After the 19th congress, a series of internal speeches by Xi revealing his ideological orientation was published in the party media, and many of the speeches were designed by Wang. It is said that even when Xi attends international conferences, Wang prepares some small notes for him.
See How Wang’s Nationalist Farce Ends
Despite Xi’s intention to rely on it, Wang’s proud nationalist work has received backlash from time to time.
For example, the rise of nationalism in the previous two years—which is really aimed at glorifying the CCP, as represented by the documentary “Amazing China“—was shattered by the sudden trade conflict between the United States and China. In addition, it revealed the reality that China has long relied on the West for its core technologies. At the time, a group of CCP officials spoke out through pro-Beijing Hong Kong media, implicitly criticizing Wang’s propaganda system for bringing harm to the country.
Last year, just after the outbreak of the CCP virus from the central Chinese city of Wuhan, the Publicity Department under Wang’s control released a propaganda book, “A Battle Against Epidemic: China Combats the Novel Coronavirus in 2020,” touting Xi’s “major country leader’s love for the people.” The book, initially slated to be published in five languages including English, was pulled off shelves less than a week after its release in February due to negative feedback. Beijing resident Xue Fumin wrote that Wang, as a member of the CCP’s Standing Committee in charge of propaganda, should be held politically accountable for his lack of care for the people.
Although Wang has been repeatedly protected by Xi, the CCP’s propaganda system has become a subject of ridicule for Chinese citizens, and for the international community.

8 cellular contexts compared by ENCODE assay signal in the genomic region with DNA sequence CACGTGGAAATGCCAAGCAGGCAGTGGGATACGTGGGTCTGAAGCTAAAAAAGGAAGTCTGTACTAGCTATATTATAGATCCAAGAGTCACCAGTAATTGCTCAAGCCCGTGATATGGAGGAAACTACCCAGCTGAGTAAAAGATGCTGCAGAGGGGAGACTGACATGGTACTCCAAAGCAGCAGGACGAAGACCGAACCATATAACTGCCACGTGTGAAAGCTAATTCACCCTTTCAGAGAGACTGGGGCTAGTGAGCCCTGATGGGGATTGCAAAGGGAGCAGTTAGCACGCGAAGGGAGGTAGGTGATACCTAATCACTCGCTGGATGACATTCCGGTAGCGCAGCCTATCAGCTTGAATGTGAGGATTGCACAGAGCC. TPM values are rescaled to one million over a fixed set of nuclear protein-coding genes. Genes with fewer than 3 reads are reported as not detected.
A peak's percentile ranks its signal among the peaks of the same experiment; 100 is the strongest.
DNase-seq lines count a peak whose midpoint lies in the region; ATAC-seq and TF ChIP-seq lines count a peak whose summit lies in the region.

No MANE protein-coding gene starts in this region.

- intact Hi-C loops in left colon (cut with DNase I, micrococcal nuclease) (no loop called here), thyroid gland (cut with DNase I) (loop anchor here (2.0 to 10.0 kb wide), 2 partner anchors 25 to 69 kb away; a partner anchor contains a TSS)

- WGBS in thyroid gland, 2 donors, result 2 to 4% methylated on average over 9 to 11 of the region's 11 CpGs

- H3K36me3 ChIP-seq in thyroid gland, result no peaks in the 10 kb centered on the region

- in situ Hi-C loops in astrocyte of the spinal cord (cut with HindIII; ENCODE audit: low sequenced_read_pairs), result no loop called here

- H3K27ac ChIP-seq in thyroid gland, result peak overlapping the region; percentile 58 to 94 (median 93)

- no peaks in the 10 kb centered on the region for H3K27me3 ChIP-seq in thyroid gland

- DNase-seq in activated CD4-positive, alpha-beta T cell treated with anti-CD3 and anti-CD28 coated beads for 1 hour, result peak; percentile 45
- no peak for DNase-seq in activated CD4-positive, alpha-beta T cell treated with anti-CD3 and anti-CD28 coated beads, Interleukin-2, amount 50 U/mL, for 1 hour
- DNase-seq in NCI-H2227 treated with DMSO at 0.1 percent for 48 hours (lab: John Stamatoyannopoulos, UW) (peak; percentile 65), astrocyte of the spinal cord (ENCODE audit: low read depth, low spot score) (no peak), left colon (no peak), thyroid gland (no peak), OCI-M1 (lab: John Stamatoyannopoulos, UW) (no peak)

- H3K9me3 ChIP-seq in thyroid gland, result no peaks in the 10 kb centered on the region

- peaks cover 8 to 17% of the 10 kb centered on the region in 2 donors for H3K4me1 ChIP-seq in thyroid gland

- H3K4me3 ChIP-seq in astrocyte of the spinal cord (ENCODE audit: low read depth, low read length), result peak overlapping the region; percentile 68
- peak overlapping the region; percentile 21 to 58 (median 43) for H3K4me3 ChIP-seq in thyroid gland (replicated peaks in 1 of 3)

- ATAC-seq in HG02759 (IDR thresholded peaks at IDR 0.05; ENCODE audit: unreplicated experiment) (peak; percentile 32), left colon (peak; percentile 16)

Yang’s remark “China doesn’t buy it” has been ridiculed by Chinese netizens, making similar sentences out of the template. For example, “China doesn’t buy the American way, but only Mao’s cultural revolution way”; “China doesn’t buy the American way, but only the way that caused 30 million peoples’ death in the three-year famine.”
The current Boxer Rebellion-style boycott of foreign goods has now begun to take a turn for the worse. Videos can be found on Weibo of people burning Nike sneakers and cutting H&M clothes to vent their anger, and at least one shopping mall has removed H&M’s outdoor billboards.
Amid all this chaos, a Little Pink in Zhengzhou was taken away by police at a protest site for boycotting H&M. Then certain CCP media began to call for vigilance against “bad guys” who acted too aggressively in the boycott campaign.
An article titled “Bad People Are Mixed In With the Masses Who Boycott H&M,” published on March 26 by Nanfang Daily, a mouthpiece of the CCP’s Guangdong provincial committee, asked its readers to “be wary of some irrational actions and attempts to muddy the water with the intention of high-level sophisticated irony.”
Is it the Little Pinks or the CCP’s mouthpiece being ironic? Of course, it is the CCP’s own mouthpiece, because they were the ones who started the push for a boycott.
Some netizens said that people shouldn’t blindly follow trends, as this results in following the CCP.
In fact, it’s not difficult to imagine, given that the so-called anti-Japanese patriotic demonstrations that occurred 10 years ago in China were eventually stabilized to serve the CCP’s own ends. The CCP fanned the flames of nationalism then, too, against Japan and Japanese companies.
The CCP claims that it wants people to be patriotic, but in reality, it doesn’t allow it. Loving the country makes the Party’s rule unstable. It actually wants people to blindly love the CCP. In a country where there are no human rights, no freedom of thought, and no freedom of speech, and where even citizens are afraid to appeal to the government, there is only a nationalist drama manipulated by those in power, so when the time is ripe, we can expect the curtain to close on the regime.
Yue Shan is a freelance writer who used to work for CCP’s government organizations and listed Chinese real estate companies in his early years. He is familiar with the inner workings of the CCP’s system and its political and business relations and is dedicated to analyzing Chinese politics and current trends. He has been a long-time contributor to several Chinese media outlets based in the U.S. and Taiwan.
Views expressed in this article are the opinions of the author and do not necessarily reflect the views of The Epoch Times.